Here’s an uncontroversial statement: humans love watching animals.
This Friday morning, for instance, marked the culmination of a week of excitement for animal lovers. At around 8:20 a.m., the first of two bald eaglets hatched live on The American Eagle Foundation’s Bald Eagle Nest Cam. It’s the latest example of a growing preoccupation for computer-bound humans around the world: watching live video streams of animals.
Animal-centric livestreams didn’t start out, though, as a public preoccuption—they are an outgrowth of remote observation techniques used by scientists for over a hundred years, with technological developments allowing footage to be shared worldwide. Their widespread popularity with the general public isn’t actually surprising, though—in fact, it may be evolutionarily hardwired.
Animal photography became popular as soon as photography was introduced in 1839, in parallel with the rise of zoos and early conservation movements in the mid-19th century. In the 20th century, one early internet pioneer was the first to harness newly-available webcam technology to bring live animal observation out of the wild and into the cubicle. Per its website, The Amazing Fishcam launched in late summer 1994, serving up continuously refreshed webcam snapshots in three different image formats. The original tank was set up in the Netscape offices by Lou Montulli, both as a hobby and as a way to test features of the Netscape web browser. The company took the original Fishcam offline in 2008, but Montulli revived the stream with a new tank housed in the offices of Zetta, Inc. There’s even a Fishcam Firefox extension so enthusiasts can easily keep an eye on the tank at all times.
Fishcam represents the Web 1.0 roots of animal livestreams, and more sophisticated descendants have proliferated exponentially as high-speed internet, streaming services, and camera technology have made sending a live feed of your puppies/pandas/octopuses/badgers/sea otters incredibly simple and inexpensive. For zoos, many of which operate multiple animal-specific livestreams, the benefits are obvious: globally accessible streams mean international publicity for the zoos and their missions, which could translate into in-person ticket sales, donations, and memberships. The practice provides similar benefits to conservation organizations like The American Eagle Foundation and agencies like the National Parks Service.
But unmanned cameras focused on animals play an important role in research as well.
A century before Lou Montulli trained a webcam on the Netscape office aquarium, photographer George Shiras pioneered the use of camera traps—using a trip-wire to trigger a camera, allowing an animal to “photograph themselves.” For years, camera trapping has been considered a cost-effective and less-disruptive alternative to live human observation, but the results were a mixed bag: photos could be blurry or distorted and motion sensors could be triggered by falling branches, rain, or other non-animal activity. Despite the limitations, Thomas Kucera and Reginald Barrett’s “A History of Camera Trapping” explains that remote observation enabled by camera traps plays a crucial role in a variety of scientific activities, from discovering new species, to tracking endangered populations, to learning about animal behavior.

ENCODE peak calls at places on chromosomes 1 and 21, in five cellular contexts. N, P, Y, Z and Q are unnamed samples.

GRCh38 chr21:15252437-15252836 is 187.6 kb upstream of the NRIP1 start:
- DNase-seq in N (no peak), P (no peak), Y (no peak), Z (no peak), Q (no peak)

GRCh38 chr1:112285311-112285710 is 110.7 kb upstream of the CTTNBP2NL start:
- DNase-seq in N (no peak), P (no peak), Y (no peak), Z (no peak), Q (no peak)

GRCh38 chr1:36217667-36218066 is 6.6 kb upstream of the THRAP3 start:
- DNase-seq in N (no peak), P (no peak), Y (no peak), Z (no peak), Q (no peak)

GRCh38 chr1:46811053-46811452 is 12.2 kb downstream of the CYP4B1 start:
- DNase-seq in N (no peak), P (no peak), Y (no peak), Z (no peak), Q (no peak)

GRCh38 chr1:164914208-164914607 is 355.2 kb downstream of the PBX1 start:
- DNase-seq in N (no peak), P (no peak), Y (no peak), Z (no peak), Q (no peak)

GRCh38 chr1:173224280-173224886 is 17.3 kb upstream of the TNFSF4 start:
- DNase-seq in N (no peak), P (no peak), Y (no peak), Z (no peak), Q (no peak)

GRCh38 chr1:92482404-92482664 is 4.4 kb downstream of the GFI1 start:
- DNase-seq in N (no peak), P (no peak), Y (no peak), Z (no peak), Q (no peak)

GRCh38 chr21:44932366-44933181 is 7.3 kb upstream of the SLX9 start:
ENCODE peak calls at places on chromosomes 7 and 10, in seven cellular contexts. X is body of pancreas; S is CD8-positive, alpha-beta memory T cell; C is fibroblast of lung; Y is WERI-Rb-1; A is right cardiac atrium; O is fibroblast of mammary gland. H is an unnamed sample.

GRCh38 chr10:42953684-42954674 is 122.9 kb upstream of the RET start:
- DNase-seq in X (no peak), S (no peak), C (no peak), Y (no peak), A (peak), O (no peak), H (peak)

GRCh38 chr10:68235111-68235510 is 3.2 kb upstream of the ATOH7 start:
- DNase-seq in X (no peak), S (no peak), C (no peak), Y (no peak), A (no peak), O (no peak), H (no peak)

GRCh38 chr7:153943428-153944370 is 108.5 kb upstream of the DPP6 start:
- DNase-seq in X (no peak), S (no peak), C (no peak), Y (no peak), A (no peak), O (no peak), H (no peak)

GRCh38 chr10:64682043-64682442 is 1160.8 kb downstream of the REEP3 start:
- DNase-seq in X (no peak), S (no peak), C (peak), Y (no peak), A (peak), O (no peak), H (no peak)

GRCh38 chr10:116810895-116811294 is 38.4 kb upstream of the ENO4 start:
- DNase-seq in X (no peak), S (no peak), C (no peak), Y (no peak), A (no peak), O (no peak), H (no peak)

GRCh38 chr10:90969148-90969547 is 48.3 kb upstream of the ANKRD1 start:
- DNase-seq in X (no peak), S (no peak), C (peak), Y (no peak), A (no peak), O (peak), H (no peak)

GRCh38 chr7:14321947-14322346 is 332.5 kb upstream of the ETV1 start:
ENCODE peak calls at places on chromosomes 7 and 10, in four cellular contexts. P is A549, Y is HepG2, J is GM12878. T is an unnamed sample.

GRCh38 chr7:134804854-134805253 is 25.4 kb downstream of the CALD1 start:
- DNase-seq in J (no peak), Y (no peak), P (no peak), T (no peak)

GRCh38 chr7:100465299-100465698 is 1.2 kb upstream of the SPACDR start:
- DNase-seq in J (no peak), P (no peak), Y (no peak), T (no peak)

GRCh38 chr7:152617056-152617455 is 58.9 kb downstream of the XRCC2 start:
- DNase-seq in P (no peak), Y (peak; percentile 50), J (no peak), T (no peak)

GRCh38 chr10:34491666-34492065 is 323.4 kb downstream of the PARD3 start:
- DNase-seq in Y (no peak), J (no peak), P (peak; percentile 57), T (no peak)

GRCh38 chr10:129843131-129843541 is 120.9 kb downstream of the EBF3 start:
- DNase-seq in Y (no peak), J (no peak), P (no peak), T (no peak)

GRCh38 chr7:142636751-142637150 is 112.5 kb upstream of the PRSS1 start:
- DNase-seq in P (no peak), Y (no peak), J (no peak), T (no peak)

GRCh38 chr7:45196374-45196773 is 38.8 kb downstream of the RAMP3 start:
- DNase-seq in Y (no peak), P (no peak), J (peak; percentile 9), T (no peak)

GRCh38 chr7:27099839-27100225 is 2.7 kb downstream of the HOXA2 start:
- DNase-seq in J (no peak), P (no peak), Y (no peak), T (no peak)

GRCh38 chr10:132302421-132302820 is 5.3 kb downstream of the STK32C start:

Now, the advent of DSLR cameras and infrared sensors has drastically upgraded the output of camera traps, resulting in beautiful high-resolution images and videos, which scientists and their sponsoring organizations can use to draw attention to research and conservation efforts while fulfilling the public’s need for up-close-and-personal footage of wild animals.
For example, a 2015 Gizmodo article highlighted the beautiful images gathered by photographer Jeff Cremer in the Peruvian Amazon thanks to these technological advancements. As Gizmodo points out, camera traps are now producing cover-photo-quality images such as the famous photo of LA mountain lion P-22 stalking past the Hollywood sign.
But why is the unedited, narration-free footage so popular? In an essay for Aeon, biologist David Barash suggests a potential evolutionary underpinning to our penchant for animal observation. Beyond the simple fact that we likely feel a primordial kinship with other animal species, Barash points out that “our well-being—survival, even—depended on relationships to other animals, many of which were predators, with us as their prey.” Ancient humans who remained keenly aware of potential predator animals’ behaviors and presence would hold a “potent selective advantage.”
Similarly, observation of prey held benefits as well. “Careful animal-watching would have thus been doubly rewarded: not only rendering us less liable to end up as prey but also more likely to feed successfully on others,” Barash writes.
This weekend, American Eagle Foundation staff and eagle fans worldwide are eagerly monitoring the Eagle Nest Cam for signs of Egg #2’s hatching. Whether or not the eagle-watchers are driven by some long-ingrained evolutionary urge, the immediate motivation is clear: seeing these amazing animals’ lives up-close is really awesome.